When trying to decide who to sign with as they publish their work, authors should carefully consider what kind of deal they're getting into. Advance amounts can vary widely from one publisher to another; some companies may pay very little up front while others offer six-figure advances (and everything in between). Once your book gets published, royalties will also vary depending on many factors like sales volume and pricing structure for different editions.
Write a query letter.
The query letter is the first contact you make with a publisher, so you need to get it right. It's an opportunity for you to stand out from the crowd and show a publishing house what your book is about in 500 words or less. The query letter should include:
A brief summary of your book that includes its genre, target audience, word count, estimated reading time, and any other relevant information (for example, if it's illustrated).
A one-line hook describing what makes your book unique. This can be anything from something quirky like "a murder mystery set in outer space" or something more straightforward like "an entertaining tale of friendship."
An explanation of why this story is important now and how readers would benefit from reading it now rather than waiting several years until they finish university or graduate school before getting into adult fiction or nonfiction books -- whatever genre yours falls into!
Submit your query letter to publishers.
Once you've created your query letter, it's time to submit it! Send your query letter to as many publishers as possible. After all, no one knows what kind of publisher is right for you better than you do. The more submissions the better; this will help increase your chances of finding a publisher that matches well with your book and ideas.
When submitting your query, be sure to include:
A cover letter (which should include an author bio)
A synopsis of the book in question
A brief marketing plan (this should include how much money you plan on investing in marketing)
A brief marketing budget
Wait for responses from publishers.
Once you've sent out your proposal, wait for a response. It can take anywhere from a few days to several months to hear back from publishers—and unfortunately, there's no real way to predict how long it will be.
If you don't hear anything within a month of sending your proposal and contacting the publisher by phone or email within two weeks after that, then you're probably not going to get published by them (unless they were planning on publishing your work but didn't have enough time). Move on and look elsewhere!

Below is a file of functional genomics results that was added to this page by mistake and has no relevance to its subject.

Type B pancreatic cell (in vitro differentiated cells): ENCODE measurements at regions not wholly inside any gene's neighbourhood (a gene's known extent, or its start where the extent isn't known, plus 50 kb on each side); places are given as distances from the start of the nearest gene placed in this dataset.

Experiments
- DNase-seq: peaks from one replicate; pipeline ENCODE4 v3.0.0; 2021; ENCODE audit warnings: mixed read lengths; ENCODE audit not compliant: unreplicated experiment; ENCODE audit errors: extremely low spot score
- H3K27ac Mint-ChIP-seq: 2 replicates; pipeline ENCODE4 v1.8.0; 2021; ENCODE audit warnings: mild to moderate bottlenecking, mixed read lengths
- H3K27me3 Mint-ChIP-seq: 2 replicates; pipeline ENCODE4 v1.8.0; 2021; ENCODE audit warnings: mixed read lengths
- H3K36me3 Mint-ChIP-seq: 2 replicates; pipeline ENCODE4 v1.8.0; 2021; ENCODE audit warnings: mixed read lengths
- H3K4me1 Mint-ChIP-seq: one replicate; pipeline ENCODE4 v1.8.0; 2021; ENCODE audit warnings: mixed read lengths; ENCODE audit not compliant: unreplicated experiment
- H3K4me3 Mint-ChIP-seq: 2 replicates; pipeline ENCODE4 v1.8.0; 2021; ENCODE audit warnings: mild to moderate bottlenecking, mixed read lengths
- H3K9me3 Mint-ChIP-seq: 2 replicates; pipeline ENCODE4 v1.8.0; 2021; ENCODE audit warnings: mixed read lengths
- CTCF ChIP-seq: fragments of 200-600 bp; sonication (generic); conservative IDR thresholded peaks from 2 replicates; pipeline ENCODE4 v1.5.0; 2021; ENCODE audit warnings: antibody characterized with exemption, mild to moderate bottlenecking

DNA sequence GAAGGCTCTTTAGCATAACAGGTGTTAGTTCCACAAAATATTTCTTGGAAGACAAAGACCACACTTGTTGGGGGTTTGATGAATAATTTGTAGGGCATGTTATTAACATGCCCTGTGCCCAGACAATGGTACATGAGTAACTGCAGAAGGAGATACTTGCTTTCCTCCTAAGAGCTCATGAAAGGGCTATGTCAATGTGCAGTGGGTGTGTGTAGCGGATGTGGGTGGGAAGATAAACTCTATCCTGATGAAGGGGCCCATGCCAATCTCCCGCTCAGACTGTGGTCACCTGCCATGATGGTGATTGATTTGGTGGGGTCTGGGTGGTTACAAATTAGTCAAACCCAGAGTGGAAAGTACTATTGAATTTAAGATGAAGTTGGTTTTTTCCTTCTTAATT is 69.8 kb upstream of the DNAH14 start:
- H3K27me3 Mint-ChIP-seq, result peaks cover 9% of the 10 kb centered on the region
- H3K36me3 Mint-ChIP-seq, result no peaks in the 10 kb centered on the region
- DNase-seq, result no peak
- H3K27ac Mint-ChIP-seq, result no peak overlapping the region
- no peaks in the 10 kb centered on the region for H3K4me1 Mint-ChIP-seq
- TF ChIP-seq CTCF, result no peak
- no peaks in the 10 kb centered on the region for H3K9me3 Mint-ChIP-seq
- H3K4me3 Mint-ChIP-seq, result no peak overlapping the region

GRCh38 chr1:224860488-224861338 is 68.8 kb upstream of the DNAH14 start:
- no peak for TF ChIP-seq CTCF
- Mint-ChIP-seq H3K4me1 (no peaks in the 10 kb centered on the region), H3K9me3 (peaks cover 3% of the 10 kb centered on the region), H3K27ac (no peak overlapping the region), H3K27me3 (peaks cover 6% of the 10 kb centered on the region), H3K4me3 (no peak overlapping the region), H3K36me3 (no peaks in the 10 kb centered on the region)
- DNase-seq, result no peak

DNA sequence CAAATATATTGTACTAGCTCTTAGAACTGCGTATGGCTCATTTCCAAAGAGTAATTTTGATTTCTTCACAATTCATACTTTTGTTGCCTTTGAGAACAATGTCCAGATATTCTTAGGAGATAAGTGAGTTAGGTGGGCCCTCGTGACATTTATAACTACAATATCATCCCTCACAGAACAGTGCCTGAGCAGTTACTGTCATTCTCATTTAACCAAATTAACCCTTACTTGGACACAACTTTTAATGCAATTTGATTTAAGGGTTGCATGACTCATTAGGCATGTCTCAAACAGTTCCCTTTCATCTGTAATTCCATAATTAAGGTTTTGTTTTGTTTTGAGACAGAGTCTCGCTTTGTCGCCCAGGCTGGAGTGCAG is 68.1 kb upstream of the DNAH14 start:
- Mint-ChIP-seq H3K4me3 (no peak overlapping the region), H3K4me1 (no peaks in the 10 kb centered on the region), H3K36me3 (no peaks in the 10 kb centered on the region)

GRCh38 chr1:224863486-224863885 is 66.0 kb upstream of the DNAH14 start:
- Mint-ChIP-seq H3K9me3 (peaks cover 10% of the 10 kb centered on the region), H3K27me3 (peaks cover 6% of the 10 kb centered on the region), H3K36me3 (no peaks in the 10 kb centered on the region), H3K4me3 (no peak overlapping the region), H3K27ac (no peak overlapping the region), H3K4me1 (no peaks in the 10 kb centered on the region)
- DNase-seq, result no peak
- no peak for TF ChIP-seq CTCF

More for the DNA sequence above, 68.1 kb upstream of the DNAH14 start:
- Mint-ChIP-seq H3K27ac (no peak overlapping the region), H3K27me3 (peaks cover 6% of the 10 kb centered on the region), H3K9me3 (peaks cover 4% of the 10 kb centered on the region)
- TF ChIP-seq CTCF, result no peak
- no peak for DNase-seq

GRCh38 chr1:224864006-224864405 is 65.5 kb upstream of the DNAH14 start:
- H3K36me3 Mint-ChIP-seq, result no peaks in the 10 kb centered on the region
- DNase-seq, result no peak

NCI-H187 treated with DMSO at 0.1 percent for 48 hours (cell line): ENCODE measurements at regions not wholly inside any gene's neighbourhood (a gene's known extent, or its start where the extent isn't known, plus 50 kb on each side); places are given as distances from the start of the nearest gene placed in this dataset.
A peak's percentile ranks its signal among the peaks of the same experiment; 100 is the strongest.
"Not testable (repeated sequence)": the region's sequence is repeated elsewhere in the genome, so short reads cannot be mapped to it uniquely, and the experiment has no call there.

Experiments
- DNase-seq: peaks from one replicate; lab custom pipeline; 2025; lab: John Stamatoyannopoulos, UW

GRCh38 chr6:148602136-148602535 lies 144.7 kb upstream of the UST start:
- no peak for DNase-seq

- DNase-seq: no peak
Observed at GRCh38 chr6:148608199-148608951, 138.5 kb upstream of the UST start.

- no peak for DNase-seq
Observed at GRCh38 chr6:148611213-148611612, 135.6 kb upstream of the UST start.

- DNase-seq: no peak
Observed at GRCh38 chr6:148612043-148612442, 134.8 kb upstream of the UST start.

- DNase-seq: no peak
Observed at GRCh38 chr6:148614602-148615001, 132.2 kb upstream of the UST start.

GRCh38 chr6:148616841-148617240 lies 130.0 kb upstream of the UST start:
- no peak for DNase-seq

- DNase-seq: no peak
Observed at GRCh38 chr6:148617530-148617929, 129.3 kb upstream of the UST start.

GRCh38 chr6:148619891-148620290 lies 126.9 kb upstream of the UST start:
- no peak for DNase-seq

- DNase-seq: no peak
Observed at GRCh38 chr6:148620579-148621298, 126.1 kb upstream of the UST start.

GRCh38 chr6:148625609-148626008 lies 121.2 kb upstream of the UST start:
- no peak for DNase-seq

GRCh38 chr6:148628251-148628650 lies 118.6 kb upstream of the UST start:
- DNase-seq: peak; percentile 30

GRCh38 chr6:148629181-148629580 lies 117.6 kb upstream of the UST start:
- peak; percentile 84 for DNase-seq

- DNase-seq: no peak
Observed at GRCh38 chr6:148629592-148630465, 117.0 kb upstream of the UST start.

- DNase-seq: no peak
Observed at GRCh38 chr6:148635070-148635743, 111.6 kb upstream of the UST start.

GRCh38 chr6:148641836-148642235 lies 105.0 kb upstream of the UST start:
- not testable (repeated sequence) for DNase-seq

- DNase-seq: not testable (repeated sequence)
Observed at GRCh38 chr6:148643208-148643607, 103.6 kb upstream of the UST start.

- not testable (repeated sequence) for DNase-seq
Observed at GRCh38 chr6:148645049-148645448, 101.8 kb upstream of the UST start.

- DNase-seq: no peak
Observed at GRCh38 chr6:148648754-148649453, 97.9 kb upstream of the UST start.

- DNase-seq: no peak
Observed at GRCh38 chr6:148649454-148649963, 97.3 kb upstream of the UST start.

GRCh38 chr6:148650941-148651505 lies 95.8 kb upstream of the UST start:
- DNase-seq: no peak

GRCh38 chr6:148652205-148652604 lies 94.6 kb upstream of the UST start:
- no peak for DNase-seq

If you do hear back from them in less than six months' time...well, good luck! Now comes the hard part: negotiating terms with each different publisher until someone agrees on terms that are mutually beneficial for both parties involved in this process called “getting published.”
Send an outline or partial manuscript to publishers who request one.
Send a sample of your work to publishers who request one. If a publisher requests a sample, follow their guidelines closely and send them what they ask for. If you don't send what they're looking for, it'll be hard for them to see if you're the right fit for their company or not.
Wait for feedback on your partial manuscript or outline from the publishers who request one.
Once your manuscript has been submitted, wait for feedback from the publishers who requested one. This can take several weeks or a few months, depending on how many manuscripts they receive each day and whether or not you're willing to pay extra for faster service.
If a publisher doesn't respond at all, don't give up hope! They may have received too many submissions that day and missed yours. You can try contacting them again with another email message asking if they received your submission, but it's best not to be pushy about it unless you really need an answer right away (for example, if there is a deadline).
If a publisher does give feedback—positive or negative—don't let it discourage you. It's just one opinion among many that will help make the final decision about whether or not your book gets published! If they reject your manuscript outright without giving any specific reasons why then perhaps their standards aren't compatible with yours after all; maybe this isn't the right fit for either party.
If a publisher indicates interest, write sample chapters and send them along with a book proposal that includes a synopsis, table of contents, and author's background information.
Don't send the whole manuscript unless requested.
Don't send more than one chapter.
Don't send the entire book proposal unless requested.
Don't send the whole book unless requested.
If you're working on a book and want to publish it, there are many options. It's important to understand the differences between self-publishing and traditional publishing so that you can choose the one that works best for you. Take a look at all the publishers available before making any decisions about which one would be best for your manuscript.